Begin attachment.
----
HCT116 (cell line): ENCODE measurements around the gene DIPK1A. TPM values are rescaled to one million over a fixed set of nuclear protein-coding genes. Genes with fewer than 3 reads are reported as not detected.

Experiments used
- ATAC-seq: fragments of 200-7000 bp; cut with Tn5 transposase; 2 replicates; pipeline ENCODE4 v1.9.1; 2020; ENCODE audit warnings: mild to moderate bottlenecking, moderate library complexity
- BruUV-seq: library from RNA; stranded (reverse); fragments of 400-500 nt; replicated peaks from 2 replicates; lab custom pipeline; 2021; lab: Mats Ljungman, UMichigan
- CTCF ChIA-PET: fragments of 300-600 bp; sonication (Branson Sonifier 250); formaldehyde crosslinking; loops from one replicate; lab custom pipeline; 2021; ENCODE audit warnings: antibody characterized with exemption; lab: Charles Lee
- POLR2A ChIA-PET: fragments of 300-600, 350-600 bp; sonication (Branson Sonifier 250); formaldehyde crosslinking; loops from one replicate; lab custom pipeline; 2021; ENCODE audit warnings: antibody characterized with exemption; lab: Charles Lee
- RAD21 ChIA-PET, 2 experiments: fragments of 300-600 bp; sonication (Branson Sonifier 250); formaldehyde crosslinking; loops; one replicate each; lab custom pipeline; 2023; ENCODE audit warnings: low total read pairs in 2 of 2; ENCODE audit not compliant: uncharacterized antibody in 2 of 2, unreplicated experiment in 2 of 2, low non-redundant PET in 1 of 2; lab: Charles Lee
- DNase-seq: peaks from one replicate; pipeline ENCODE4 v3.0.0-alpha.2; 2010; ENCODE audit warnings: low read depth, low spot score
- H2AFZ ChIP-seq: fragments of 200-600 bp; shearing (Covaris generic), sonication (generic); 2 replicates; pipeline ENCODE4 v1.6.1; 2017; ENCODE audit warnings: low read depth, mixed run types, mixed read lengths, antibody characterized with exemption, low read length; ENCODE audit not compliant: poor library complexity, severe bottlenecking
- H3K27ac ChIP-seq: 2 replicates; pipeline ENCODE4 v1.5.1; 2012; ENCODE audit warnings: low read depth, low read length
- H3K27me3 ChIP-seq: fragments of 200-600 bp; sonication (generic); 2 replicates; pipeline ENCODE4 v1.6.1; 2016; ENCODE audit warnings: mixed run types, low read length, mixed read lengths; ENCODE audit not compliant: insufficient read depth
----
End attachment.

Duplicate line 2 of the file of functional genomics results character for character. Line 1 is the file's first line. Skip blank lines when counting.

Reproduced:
Experiments used